Where the issue lies is with teams that either by design or chance work without sets. Marquette plays like that, DePaul plays like that, St. John's plays like that ditto for Rutgers. All those teams do it for different reasons. Marquette and DePaul do that because it is their style, Rtugers and St. John's because they play a ton of freshmen which always results in a "just roll the ball out an play" style. But If you get a chance go back and watch the first half of the Marquette game which encapsulate the point I am trying to make. Marqette ran their secondary break to victory in the first half. They used the secondary break to put Darius Johnson-Odom and Jae Crowder in isolated spots, often in transition, and the Bearcats either couldn't find them, or if they did had no one who could match up with either guy. But this isn't about Marquette, the main point I want to make is the more free flowing an offense UC plays the worse the perimeter defense, which wasn't great to start with, becomes.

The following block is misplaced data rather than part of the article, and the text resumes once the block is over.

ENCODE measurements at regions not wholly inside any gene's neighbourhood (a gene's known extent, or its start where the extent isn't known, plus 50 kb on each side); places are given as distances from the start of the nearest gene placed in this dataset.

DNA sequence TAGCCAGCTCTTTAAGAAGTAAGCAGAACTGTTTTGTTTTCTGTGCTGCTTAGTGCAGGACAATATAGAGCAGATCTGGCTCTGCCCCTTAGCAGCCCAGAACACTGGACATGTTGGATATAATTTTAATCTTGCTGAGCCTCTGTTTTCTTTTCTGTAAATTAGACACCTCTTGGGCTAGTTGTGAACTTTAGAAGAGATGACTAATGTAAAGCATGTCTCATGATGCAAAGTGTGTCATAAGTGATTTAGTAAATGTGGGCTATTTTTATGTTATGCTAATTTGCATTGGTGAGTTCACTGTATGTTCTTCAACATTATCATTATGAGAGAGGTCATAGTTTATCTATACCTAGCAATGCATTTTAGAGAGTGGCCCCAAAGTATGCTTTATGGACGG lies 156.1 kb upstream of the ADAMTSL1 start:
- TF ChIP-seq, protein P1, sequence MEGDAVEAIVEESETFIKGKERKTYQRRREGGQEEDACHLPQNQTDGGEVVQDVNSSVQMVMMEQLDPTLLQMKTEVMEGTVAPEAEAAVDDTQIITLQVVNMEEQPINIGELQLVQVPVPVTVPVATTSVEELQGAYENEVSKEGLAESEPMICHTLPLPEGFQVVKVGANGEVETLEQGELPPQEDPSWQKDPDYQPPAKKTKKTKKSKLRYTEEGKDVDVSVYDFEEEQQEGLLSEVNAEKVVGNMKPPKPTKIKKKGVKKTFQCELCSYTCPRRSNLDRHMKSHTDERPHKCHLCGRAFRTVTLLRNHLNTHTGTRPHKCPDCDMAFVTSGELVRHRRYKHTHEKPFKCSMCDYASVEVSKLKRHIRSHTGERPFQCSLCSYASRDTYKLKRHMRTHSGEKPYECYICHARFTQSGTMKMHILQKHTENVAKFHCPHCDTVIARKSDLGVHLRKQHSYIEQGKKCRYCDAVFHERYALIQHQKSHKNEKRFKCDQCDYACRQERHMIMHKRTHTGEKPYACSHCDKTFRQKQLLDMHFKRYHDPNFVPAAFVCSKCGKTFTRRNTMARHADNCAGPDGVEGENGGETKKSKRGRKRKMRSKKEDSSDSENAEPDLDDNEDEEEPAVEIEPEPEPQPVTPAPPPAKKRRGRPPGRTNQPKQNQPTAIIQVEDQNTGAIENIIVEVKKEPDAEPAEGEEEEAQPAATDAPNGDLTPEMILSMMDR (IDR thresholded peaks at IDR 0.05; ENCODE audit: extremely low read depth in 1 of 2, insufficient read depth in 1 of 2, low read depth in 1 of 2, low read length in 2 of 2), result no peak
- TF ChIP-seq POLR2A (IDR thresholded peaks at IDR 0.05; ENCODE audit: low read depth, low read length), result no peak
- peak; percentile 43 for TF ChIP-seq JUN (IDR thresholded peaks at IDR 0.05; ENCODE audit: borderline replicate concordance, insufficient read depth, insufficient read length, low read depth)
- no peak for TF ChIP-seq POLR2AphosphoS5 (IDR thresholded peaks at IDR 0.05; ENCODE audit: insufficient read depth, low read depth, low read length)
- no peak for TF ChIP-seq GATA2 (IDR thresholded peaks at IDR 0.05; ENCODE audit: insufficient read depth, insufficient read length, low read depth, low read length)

When the Bearcats have an idea what an opposing offense will try to do to them this defense becomes an exercise in the risk/reward dichotomy. Just look at the first St. John's game compared to the second. In the first the amorphous Johnies attack gave the Bearcats fits because it was impossible to tell what was coming next because the entire offense appeared to be improvised on the spot. And it was. St. John's just put five guys out there to run around. In the second game UC knew what St. John's was going to do so the Bearcats pressed full court, blitzed screens and took away completely the improvised quality that beat them at home. It's not rocket science when you have seen something once before its easier to prepare for the second encounter.

As for the offense it's not that complicated. UC hasn't changed the overall approach at all, nor should they. This is a team that has scored 1.04 PPP in Big East play which is easily the highest of the Mick Cronin era. A simple as it sounds the Bearcats just need to take care of the damn basketball.